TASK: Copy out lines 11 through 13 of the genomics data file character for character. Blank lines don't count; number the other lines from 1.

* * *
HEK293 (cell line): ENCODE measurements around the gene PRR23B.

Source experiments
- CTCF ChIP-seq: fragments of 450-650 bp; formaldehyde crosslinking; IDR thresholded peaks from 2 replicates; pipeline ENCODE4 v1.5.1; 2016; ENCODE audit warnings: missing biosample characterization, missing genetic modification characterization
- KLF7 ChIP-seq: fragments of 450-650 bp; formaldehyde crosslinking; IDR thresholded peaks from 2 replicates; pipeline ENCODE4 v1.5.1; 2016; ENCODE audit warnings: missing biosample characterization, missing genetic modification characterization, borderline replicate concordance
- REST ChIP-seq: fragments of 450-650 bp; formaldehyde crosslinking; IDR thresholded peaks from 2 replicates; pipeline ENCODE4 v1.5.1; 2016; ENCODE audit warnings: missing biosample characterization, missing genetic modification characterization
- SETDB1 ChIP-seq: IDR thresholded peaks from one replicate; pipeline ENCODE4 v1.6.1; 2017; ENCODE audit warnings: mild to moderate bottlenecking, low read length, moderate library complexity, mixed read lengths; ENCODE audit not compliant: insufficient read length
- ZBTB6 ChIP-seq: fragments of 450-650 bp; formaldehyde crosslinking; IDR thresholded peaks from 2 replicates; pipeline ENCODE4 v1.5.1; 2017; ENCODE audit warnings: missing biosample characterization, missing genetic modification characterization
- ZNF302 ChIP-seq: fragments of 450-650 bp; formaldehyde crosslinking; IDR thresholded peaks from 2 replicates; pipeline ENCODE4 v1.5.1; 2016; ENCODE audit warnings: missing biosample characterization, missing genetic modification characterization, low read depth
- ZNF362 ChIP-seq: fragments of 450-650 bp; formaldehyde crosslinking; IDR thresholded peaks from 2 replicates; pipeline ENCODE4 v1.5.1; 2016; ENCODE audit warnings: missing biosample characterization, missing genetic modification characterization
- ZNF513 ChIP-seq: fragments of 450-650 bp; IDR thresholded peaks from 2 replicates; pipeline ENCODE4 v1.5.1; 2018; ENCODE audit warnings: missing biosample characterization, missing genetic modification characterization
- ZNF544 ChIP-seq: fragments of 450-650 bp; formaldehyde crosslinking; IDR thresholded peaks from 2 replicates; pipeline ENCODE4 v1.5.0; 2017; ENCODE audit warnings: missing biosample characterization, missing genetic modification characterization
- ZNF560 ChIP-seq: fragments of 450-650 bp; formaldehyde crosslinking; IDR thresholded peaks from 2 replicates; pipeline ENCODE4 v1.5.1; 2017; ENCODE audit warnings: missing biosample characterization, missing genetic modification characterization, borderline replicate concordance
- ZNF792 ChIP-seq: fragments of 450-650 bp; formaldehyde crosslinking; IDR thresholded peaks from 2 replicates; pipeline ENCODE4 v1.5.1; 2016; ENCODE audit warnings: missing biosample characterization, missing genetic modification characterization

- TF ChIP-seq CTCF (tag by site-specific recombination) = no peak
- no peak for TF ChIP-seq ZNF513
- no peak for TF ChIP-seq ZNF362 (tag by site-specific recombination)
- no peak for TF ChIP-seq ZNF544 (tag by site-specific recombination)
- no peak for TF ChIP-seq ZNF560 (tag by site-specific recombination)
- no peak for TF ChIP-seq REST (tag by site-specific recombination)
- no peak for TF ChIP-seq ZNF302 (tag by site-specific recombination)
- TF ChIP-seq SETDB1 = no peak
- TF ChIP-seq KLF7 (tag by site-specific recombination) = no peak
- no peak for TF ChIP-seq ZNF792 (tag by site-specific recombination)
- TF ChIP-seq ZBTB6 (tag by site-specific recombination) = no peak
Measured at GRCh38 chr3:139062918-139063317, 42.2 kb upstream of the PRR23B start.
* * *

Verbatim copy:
- ZNF544 ChIP-seq: fragments of 450-650 bp; formaldehyde crosslinking; IDR thresholded peaks from 2 replicates; pipeline ENCODE4 v1.5.0; 2017; ENCODE audit warnings: missing biosample characterization, missing genetic modification characterization
- ZNF560 ChIP-seq: fragments of 450-650 bp; formaldehyde crosslinking; IDR thresholded peaks from 2 replicates; pipeline ENCODE4 v1.5.1; 2017; ENCODE audit warnings: missing biosample characterization, missing genetic modification characterization, borderline replicate concordance
- ZNF792 ChIP-seq: fragments of 450-650 bp; formaldehyde crosslinking; IDR thresholded peaks from 2 replicates; pipeline ENCODE4 v1.5.1; 2016; ENCODE audit warnings: missing biosample characterization, missing genetic modification characterization